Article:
REGINA -- Amanda Lang expected to see a global pandemic during her career as a clinical microbiologist and has been working on the frontline of Saskatchewan’s fight against COVID-19.

"I can’t say that it wasn’t a little bit exciting, it’s the thing I’ve prepared for, the reason I chose this path was for situations like this," said Lang, who is the Director of Virology at the Roy Romanow Provincial Laboratory.

The work being done at the RRPL in Regina has been integral to Saskatchewan’s management of the pandemic. The microbiologists at the lab have been working non-stop since before the virus arrived in the province

"It all started when in December we had that initial report out of Wuhan of an unknown pneumonia and all the microbiologists across the country had their ears sort of peaked by that," Lang said.

The provincial lab kicked into high gear in February as the virus started to spread across the globe to ensure they were prepared, which included building assays, something Lang says is difficult for a new virus.

"The first thing you need is a sequence of the virus, so that’s the genetic makeup so we can design an assay to detect it," she said.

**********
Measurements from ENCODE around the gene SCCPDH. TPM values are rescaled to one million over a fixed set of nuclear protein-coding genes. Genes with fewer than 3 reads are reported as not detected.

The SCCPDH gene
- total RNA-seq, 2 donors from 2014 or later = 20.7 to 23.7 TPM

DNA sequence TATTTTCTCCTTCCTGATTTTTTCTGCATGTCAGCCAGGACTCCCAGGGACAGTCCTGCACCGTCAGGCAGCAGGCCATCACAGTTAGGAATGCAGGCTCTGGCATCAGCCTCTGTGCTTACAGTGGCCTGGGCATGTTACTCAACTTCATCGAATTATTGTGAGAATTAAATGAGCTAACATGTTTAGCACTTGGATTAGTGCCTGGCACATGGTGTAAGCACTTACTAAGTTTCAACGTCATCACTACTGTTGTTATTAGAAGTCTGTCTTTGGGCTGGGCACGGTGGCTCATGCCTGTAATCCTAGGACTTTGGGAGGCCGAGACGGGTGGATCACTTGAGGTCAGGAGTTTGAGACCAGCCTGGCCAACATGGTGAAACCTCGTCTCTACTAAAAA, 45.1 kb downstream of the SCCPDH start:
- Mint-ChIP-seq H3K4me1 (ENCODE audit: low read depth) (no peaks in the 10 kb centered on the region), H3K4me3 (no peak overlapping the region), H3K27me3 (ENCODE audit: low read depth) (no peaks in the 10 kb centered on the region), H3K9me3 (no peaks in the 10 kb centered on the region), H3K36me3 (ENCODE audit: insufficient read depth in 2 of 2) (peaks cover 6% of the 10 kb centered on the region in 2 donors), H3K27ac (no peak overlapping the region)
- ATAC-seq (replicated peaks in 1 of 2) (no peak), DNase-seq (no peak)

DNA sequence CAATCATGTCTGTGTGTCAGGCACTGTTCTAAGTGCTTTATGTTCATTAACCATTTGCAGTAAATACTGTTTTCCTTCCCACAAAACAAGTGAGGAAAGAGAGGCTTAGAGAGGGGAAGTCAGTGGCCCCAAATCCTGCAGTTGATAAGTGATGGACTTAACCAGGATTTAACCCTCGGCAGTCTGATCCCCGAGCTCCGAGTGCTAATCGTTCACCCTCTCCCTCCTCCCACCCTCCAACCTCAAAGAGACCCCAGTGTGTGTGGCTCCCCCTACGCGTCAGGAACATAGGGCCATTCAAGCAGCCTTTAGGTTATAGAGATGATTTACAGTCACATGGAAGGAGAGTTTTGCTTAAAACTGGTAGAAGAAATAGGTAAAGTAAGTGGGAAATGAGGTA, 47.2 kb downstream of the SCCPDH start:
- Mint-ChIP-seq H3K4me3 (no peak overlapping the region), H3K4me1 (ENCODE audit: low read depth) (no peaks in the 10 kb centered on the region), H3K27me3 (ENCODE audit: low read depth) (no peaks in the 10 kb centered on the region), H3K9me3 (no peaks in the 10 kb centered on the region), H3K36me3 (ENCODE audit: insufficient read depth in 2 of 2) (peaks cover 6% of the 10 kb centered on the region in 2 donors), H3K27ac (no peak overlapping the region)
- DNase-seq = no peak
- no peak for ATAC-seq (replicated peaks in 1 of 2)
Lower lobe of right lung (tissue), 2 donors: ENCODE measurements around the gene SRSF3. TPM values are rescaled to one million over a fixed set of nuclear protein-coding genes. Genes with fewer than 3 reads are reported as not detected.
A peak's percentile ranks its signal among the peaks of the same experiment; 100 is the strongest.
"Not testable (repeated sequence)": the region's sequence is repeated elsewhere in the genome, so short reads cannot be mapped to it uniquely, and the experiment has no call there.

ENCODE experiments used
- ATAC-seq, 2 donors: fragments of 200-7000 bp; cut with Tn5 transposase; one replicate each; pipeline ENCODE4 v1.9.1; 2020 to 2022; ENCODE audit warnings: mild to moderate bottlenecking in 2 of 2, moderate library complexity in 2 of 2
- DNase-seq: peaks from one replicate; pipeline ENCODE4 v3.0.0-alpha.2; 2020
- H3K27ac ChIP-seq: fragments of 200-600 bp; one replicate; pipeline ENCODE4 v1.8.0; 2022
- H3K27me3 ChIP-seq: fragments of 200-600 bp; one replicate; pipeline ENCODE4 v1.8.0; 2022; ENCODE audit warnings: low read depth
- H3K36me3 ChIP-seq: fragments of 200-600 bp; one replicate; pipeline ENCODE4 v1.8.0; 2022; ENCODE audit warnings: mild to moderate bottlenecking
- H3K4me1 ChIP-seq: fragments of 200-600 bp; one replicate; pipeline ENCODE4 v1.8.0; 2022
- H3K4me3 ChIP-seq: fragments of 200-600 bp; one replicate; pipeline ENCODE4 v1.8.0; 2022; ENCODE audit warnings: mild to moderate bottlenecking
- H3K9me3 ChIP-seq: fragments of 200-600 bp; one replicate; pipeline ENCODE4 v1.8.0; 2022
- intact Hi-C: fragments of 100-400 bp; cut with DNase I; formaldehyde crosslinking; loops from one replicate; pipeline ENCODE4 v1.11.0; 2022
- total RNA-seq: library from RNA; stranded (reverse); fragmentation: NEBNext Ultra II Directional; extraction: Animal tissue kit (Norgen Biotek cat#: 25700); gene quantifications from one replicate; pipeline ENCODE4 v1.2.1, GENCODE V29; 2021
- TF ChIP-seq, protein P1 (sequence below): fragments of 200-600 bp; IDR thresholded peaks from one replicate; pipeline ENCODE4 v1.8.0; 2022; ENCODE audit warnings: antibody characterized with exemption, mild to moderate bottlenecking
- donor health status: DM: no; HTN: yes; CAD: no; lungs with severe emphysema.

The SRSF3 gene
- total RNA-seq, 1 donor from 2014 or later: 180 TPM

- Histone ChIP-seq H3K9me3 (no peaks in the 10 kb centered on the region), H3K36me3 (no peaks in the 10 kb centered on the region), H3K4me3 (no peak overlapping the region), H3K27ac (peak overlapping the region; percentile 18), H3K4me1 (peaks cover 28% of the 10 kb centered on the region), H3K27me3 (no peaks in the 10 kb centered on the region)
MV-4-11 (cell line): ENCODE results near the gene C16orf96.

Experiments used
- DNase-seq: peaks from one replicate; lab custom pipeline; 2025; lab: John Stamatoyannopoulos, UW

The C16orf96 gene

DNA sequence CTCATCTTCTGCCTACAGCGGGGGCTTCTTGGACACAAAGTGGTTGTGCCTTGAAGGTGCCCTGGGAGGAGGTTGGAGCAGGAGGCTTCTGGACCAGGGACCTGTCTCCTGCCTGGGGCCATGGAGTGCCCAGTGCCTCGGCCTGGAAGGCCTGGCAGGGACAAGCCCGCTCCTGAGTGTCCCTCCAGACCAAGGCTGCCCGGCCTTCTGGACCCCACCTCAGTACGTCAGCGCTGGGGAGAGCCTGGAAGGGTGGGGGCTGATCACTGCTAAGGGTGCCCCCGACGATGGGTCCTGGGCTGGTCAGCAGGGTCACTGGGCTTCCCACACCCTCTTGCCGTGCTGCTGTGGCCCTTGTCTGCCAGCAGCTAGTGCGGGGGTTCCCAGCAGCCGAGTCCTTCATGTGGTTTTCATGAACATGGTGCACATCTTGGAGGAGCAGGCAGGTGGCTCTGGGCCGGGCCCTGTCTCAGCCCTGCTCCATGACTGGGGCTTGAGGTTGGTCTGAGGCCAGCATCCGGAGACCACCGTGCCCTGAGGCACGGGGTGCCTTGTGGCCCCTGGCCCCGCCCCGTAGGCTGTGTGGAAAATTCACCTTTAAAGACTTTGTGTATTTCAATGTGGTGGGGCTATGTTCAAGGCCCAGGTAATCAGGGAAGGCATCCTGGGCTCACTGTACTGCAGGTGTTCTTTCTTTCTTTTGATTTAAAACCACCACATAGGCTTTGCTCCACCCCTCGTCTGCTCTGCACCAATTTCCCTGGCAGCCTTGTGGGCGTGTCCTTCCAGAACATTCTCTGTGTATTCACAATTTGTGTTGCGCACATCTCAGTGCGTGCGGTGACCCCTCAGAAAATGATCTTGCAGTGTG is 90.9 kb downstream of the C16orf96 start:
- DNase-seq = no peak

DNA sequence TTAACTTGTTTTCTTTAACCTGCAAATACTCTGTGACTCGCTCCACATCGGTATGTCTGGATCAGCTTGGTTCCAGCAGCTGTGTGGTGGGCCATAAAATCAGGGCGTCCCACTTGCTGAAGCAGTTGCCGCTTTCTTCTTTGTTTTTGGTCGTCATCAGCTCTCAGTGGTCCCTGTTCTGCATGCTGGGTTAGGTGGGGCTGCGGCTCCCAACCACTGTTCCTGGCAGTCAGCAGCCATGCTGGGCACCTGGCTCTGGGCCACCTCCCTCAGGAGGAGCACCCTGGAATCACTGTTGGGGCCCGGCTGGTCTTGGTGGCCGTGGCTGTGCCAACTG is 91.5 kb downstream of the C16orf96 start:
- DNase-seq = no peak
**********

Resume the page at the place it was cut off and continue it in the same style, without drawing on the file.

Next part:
"It’s not as cut and dry as something like influenza where all the assays are already established and you have gold standards."

Staff from all departments at the lab were pulled in to help deal with the workload from the pandemic.

The lab processed between 800-1,000 tests per day during the peak and are still dealing with up to 400 per day now.

A recent study by the Journal of Clinical Virology found the RRPL to be the second most effective at detecting COVID-19 out of the 17 facilities in nine provinces that participated in the study.

"That was pretty exciting," Lang said. "The differences between all the labs in Canada weren’t that large, so we know that everybody is doing a really effective job across the country, but it’s still a point of pride to say that we’re number two with analytical sensitivity."

The Minister of Health commended the work being done at the RRPL.

"Kudos to them," Minister Jim Reiter said. "They’ve been doing just incredible work these last few months and it’s nice to see them recognized."

The workload at the lab has slowed down over the past month with lower case numbers and less tests being performed in Saskatchewan. However, Lang says they’re prepared for any rise in cases that might come with a second wave with the capacity to process up to 2,000 tests per day.